Sports Bassey

May 9, 2024

Atletico Madrid stadium closure over racist abuse reversed

Atletico Madrid stadium closure over racist abuse reversed

The Spanish Football Federation on Thursday accepted Atletico Madrid’s appeal against a partial stadium ban after racial abuse directed at Athletic Bilbao winger Nico Williams.

Atletico were initially ordered to partially close their stadium for two La Liga matches following monkey chants heard by Spain international Williams at Atletico’s Metropolitano stadium last month.

The Spanish Soccer Federation (RFEF) Appeals Committee, in its recent ruling, not only cancelled stadium ban but also nullified the fine imposed on Atletico by its Disciplinary Committee in connection with the aforementioned incident.

The federation pointed to Atletico’s “active cooperation” in their decision to lift the stadium ban and a 20,000 euros ($21,350) fine.

Williams heard the abuse when he went to take a corner. He subsequently scored, pointing to his arm in reference to his skin colour, in his side’s 3-1 defeat on April 28.

The LaLiga encounter between Atletico and Athletic on April 28 was halted in the 36th minute by referee Juan Martínez Munuera.

Munuera invoked LaLiga’s anti-racism protocol upon hearing abusive chants directed at Williams from the stands of the Wanda Metropolitano stadium.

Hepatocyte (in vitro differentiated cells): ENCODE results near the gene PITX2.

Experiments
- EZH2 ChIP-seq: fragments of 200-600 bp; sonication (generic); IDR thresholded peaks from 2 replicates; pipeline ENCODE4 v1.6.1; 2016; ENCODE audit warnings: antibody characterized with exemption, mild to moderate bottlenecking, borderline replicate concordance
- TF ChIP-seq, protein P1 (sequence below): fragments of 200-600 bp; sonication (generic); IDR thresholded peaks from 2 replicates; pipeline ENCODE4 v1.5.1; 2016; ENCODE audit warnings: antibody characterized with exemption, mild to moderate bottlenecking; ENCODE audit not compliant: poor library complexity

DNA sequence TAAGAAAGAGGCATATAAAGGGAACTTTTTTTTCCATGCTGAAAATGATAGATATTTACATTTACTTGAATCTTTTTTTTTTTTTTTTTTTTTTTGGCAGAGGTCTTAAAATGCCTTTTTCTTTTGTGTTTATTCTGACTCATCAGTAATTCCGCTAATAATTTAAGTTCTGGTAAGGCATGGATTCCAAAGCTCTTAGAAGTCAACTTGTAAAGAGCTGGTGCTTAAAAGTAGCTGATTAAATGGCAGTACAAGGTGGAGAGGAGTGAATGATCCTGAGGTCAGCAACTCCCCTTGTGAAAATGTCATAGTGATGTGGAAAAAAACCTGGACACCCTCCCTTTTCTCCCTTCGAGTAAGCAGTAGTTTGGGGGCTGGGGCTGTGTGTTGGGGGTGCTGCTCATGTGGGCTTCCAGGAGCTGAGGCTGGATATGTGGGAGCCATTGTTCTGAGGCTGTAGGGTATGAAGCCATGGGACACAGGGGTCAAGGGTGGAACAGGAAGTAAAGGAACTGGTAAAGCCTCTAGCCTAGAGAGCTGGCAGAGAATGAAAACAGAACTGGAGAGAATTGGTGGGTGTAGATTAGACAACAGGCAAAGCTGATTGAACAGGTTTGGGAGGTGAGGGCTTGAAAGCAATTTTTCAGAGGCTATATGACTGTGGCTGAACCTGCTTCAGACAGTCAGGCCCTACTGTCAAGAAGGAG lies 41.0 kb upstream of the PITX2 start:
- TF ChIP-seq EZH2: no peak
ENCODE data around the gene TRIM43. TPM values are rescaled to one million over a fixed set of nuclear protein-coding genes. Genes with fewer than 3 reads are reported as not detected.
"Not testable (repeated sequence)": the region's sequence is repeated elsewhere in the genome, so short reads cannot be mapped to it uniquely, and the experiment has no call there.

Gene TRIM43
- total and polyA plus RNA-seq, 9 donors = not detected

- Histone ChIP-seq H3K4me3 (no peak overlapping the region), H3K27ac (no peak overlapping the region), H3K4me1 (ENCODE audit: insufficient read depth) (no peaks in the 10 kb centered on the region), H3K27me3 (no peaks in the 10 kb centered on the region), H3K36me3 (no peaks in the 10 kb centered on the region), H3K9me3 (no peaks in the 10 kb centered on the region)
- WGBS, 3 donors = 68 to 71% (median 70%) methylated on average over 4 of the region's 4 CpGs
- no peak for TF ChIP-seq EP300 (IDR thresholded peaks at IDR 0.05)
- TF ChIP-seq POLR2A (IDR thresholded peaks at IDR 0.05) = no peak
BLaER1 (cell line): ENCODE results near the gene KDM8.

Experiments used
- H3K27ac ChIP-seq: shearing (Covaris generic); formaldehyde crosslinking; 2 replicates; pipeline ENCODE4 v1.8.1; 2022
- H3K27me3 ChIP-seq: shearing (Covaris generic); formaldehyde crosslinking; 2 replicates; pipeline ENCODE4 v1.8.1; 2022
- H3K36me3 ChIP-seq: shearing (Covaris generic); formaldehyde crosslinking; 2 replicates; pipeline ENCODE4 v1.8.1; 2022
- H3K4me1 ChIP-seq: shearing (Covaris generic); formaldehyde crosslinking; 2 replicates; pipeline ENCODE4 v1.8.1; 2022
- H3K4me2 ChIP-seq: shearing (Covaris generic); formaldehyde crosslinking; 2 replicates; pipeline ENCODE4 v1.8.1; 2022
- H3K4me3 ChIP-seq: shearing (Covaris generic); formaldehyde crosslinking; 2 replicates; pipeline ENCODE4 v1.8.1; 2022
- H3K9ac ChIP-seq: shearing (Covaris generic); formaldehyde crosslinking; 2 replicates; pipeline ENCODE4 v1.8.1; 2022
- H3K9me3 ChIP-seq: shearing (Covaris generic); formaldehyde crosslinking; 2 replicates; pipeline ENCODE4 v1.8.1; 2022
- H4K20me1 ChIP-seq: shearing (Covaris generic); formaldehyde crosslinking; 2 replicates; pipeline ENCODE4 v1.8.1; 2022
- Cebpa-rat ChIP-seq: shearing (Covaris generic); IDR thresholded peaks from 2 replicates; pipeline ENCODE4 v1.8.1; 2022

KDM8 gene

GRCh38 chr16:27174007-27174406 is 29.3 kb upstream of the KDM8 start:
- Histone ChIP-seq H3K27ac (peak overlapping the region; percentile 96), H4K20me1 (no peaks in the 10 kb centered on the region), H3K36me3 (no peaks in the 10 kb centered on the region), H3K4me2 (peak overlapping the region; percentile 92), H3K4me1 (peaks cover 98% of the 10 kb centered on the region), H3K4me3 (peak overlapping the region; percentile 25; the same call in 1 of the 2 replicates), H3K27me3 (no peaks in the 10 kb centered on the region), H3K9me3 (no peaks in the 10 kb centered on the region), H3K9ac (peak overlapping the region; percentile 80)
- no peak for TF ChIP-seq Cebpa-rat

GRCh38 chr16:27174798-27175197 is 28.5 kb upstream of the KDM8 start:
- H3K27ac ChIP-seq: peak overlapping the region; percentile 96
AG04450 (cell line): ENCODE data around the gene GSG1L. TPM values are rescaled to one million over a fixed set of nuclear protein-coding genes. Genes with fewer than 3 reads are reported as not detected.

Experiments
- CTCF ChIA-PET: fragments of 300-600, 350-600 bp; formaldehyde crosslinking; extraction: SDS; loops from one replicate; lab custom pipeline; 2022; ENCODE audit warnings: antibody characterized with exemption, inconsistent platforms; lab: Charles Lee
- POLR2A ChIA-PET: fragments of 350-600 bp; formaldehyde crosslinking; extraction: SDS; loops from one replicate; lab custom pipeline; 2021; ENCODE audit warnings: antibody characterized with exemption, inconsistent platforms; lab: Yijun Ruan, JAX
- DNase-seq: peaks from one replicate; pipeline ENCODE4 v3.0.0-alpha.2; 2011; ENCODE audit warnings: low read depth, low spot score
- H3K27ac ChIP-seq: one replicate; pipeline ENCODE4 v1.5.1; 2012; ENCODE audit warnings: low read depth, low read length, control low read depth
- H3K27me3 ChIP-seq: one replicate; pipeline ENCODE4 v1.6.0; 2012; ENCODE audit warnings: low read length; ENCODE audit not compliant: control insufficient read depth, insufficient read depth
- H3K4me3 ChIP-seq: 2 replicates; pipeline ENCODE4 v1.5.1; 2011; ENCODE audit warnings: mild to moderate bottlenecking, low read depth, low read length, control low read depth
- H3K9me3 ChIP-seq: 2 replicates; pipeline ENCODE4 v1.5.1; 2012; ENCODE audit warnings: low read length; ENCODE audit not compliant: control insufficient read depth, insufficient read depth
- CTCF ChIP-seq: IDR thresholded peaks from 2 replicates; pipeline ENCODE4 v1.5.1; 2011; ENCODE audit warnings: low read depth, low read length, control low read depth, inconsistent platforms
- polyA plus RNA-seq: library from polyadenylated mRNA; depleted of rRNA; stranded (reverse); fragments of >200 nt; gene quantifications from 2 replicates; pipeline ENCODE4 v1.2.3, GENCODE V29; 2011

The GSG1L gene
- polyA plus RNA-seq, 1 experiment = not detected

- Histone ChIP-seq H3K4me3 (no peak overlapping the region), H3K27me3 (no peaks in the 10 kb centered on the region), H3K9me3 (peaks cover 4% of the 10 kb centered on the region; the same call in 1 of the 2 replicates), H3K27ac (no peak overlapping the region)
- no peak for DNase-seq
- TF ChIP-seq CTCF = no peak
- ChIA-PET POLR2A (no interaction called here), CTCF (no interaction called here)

“There weren’t many of them. There are stupid people everywhere… I hope this changes bit by bit” he said after the match.

Atletico identified the person responsible for the abuse from cameras in the stadium. He was handed over to the police when the game ended, and banned from the club.

The federation praised Atletico’s swift action in what they accepted was “an isolated incident”.

The Appeals Committee, in its assessment, acknowledged that Atlético had taken all feasible measures to prevent and address the incident.

It said, “The club’s active collaboration, the identification of the person responsible and the fact that it was an isolated incident, carried out by a single person, allows us to affirm that the maximum possible diligence was taken by the club. 

“The attribution of responsibility could only arise from an objective liability that is not what is provided for in the regulations and is not admissible in the sanctioning area,” it added.

Spanish football has suffered a spate of racist incidents in recent years, many of which have been aimed at Real Madrid forward Vinicius Junior.

The Brazil international earned global support after facing off with a fan who was abusing him last year at Valencia’s Mestalla stadium, which also faced subsequent partial closure.